Now, after 21 years and easing ever-faster into a new phase of my own life, there are new sounds that define my diabetes life.  The boop beep boop of my insulin pump as it boluses for lunch.  The whirring of the pump as it primes itself.  The quick thwap of the lancing device as I prick my fingertip.  The chalky scrape of glucose tabs rustling against one another in the jar.  The gentle click of the beads on my medic alert bracelet. 

These sounds have replaced those of my childhood.  I wonder what twenty years from now will bring.

Even though I now use Humalog insulin that doesn't need to be mixed, I'll roll the bottle against my rings and make myself feel like a child again.

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Wow, Kerri, I haven't thought about that sound of rolling my NPH bottle in YEARS!!

And I pulled out my very first One Touch meter the other night, and the huge pack I used to carry around in the beginning. Glad I've kept it to see how much things have changed (shrunk) in the last 20 years. lol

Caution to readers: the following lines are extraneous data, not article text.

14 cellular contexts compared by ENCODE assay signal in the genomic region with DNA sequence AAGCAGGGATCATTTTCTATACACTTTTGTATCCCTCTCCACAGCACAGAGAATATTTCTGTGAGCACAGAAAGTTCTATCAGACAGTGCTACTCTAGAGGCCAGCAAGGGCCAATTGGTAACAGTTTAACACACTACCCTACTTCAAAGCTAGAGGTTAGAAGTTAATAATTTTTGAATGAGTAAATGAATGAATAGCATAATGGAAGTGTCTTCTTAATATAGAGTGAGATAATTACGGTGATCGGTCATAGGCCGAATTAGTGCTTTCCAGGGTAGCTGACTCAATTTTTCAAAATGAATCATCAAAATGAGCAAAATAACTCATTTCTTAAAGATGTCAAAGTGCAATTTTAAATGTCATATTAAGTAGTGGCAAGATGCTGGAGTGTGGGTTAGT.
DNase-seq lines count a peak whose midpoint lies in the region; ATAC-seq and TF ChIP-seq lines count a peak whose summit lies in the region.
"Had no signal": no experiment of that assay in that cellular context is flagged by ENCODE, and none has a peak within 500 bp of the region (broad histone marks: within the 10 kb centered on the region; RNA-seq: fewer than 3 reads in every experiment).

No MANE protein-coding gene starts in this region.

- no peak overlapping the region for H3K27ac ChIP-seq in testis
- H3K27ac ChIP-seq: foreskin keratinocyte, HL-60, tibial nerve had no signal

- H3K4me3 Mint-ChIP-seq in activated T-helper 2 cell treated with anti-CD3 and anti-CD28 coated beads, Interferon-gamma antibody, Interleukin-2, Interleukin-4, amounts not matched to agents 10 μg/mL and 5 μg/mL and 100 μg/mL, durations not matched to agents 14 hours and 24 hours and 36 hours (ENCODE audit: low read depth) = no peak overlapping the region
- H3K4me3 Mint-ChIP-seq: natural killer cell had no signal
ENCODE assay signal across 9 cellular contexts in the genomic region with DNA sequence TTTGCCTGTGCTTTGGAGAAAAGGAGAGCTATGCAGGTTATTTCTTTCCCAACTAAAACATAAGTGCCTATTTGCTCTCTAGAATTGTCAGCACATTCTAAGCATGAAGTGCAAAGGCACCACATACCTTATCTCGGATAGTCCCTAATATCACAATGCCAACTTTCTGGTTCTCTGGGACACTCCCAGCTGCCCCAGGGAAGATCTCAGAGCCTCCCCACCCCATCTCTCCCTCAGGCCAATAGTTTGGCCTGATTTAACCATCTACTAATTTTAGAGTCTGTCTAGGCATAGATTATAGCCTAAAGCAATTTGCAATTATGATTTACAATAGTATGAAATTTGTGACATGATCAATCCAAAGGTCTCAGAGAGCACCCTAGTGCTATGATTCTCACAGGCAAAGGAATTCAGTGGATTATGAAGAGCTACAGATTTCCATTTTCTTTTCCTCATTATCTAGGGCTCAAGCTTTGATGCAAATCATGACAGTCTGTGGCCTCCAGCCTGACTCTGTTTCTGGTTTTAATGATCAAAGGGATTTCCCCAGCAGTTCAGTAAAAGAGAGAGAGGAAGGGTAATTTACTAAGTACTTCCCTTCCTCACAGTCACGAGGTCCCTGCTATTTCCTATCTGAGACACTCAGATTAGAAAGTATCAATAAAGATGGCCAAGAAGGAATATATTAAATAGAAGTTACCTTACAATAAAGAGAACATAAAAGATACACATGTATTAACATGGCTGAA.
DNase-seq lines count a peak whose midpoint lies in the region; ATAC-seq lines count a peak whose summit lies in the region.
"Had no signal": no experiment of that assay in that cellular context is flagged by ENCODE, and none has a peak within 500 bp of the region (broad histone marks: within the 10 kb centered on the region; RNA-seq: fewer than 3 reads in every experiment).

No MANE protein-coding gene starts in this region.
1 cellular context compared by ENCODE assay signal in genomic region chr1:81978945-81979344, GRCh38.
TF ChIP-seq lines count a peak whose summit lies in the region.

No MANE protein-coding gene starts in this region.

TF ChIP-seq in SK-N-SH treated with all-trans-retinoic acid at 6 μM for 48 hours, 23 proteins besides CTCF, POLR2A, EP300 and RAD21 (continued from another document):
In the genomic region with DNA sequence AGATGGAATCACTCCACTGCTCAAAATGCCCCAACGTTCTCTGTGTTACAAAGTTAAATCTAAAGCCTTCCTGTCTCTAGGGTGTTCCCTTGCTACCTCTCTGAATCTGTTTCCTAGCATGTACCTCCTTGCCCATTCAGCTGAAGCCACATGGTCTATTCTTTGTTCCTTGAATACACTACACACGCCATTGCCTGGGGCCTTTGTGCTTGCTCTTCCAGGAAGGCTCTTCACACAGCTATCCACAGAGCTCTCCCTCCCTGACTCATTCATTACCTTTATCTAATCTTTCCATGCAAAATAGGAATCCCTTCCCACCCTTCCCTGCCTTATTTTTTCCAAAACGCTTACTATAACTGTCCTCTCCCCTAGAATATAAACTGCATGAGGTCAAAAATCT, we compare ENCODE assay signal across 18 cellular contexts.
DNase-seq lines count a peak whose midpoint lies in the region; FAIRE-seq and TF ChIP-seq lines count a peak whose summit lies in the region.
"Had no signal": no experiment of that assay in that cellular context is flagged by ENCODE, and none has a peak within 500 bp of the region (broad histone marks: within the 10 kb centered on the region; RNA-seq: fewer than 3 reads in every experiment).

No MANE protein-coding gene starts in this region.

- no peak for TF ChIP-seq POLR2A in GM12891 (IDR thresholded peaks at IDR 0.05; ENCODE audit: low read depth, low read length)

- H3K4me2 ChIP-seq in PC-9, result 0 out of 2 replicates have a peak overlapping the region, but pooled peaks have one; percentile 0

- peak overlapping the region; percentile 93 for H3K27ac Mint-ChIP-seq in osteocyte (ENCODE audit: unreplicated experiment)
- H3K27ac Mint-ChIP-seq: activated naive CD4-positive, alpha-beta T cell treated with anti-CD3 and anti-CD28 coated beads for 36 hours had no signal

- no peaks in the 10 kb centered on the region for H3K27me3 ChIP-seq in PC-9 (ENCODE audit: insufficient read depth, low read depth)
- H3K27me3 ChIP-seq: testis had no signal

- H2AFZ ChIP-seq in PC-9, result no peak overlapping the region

After 3 1/2 years of Elise using NPH, I still roll the humalog vial to hear that familiar "clink".

The other day we were at a gathering with other PWD and CWD. Everytime a dex would go off, I would reach for Elise, even though she hasn't worn it in 6 months. It's amazing what sound has the power to do!

Many Happy returns Chris.

and the tension mounts as I wait for the freestyle "BEEP"......
(still doing the lantus/humalog injects, and the freestyle meter,)
have an endo appt. next month to discuss the pump, CGM, etc., but, after your article, don't know if I'd adjust to all the new "sounds"...........=)
hopefully, this ol' dog WILL learn some new tricks, ya' never know................

Holy Flashback!!! Yes... the sounds! Just reading your post brought back those same memories.

Happy Happy Day to your husband. Same birthday as my grandmother. She's 94 today!

Kerri, love the way your use of "chalky scrape" in relation to glucose tabs. Most execllent.

Happy Birthday, Chris!

Jacob (5) once told me he didnt felt the infusion set go in as I change it at night in his sleep but said he remenbers hearing it...I use the sil-serter.